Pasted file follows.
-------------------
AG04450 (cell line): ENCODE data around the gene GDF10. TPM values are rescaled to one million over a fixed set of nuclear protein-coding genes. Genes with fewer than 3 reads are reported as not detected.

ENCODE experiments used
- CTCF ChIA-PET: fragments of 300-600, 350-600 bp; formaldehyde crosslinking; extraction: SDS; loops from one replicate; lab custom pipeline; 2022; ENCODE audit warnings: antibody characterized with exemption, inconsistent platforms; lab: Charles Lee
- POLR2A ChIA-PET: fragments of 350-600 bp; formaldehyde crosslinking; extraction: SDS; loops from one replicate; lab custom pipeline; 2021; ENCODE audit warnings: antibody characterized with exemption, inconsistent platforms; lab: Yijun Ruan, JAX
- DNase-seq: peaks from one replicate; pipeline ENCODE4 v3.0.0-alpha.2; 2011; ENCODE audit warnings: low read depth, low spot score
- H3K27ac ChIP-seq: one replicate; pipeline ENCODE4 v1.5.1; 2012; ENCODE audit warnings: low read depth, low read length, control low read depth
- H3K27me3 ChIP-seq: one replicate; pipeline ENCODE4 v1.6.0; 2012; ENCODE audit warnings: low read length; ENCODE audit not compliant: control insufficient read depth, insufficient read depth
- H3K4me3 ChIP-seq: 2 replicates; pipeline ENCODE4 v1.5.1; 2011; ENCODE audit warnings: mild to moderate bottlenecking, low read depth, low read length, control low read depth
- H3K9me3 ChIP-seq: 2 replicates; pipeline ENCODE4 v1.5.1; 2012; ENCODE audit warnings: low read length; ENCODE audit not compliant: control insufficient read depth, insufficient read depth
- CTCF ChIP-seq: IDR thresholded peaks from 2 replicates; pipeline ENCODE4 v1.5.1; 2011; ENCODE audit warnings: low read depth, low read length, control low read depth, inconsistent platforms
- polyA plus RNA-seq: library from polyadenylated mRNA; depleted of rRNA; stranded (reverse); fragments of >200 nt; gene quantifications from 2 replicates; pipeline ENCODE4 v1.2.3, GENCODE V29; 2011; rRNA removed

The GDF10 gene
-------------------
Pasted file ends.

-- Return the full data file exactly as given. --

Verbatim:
AG04450 (cell line): ENCODE data around the gene GDF10. TPM values are rescaled to one million over a fixed set of nuclear protein-coding genes. Genes with fewer than 3 reads are reported as not detected.

ENCODE experiments used
- CTCF ChIA-PET: fragments of 300-600, 350-600 bp; formaldehyde crosslinking; extraction: SDS; loops from one replicate; lab custom pipeline; 2022; ENCODE audit warnings: antibody characterized with exemption, inconsistent platforms; lab: Charles Lee
- POLR2A ChIA-PET: fragments of 350-600 bp; formaldehyde crosslinking; extraction: SDS; loops from one replicate; lab custom pipeline; 2021; ENCODE audit warnings: antibody characterized with exemption, inconsistent platforms; lab: Yijun Ruan, JAX
- DNase-seq: peaks from one replicate; pipeline ENCODE4 v3.0.0-alpha.2; 2011; ENCODE audit warnings: low read depth, low spot score
- H3K27ac ChIP-seq: one replicate; pipeline ENCODE4 v1.5.1; 2012; ENCODE audit warnings: low read depth, low read length, control low read depth
- H3K27me3 ChIP-seq: one replicate; pipeline ENCODE4 v1.6.0; 2012; ENCODE audit warnings: low read length; ENCODE audit not compliant: control insufficient read depth, insufficient read depth
- H3K4me3 ChIP-seq: 2 replicates; pipeline ENCODE4 v1.5.1; 2011; ENCODE audit warnings: mild to moderate bottlenecking, low read depth, low read length, control low read depth
- H3K9me3 ChIP-seq: 2 replicates; pipeline ENCODE4 v1.5.1; 2012; ENCODE audit warnings: low read length; ENCODE audit not compliant: control insufficient read depth, insufficient read depth
- CTCF ChIP-seq: IDR thresholded peaks from 2 replicates; pipeline ENCODE4 v1.5.1; 2011; ENCODE audit warnings: low read depth, low read length, control low read depth, inconsistent platforms
- polyA plus RNA-seq: library from polyadenylated mRNA; depleted of rRNA; stranded (reverse); fragments of >200 nt; gene quantifications from 2 replicates; pipeline ENCODE4 v1.2.3, GENCODE V29; 2011; rRNA removed

The GDF10 gene